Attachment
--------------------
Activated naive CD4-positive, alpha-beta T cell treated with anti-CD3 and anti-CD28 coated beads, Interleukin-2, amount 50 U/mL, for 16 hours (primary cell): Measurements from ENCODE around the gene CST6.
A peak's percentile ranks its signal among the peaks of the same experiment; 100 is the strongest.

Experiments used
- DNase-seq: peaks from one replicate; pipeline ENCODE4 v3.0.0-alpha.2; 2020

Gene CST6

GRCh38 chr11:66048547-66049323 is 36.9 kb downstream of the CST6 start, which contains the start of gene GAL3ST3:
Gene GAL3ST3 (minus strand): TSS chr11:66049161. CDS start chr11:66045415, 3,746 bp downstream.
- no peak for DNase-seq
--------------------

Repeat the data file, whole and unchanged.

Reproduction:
Activated naive CD4-positive, alpha-beta T cell treated with anti-CD3 and anti-CD28 coated beads, Interleukin-2, amount 50 U/mL, for 16 hours (primary cell): Measurements from ENCODE around the gene CST6.
A peak's percentile ranks its signal among the peaks of the same experiment; 100 is the strongest.

Experiments used
- DNase-seq: peaks from one replicate; pipeline ENCODE4 v3.0.0-alpha.2; 2020

Gene CST6

GRCh38 chr11:66048547-66049323 is 36.9 kb downstream of the CST6 start, which contains the start of gene GAL3ST3:
Gene GAL3ST3 (minus strand): TSS chr11:66049161. CDS start chr11:66045415, 3,746 bp downstream.
- no peak for DNase-seq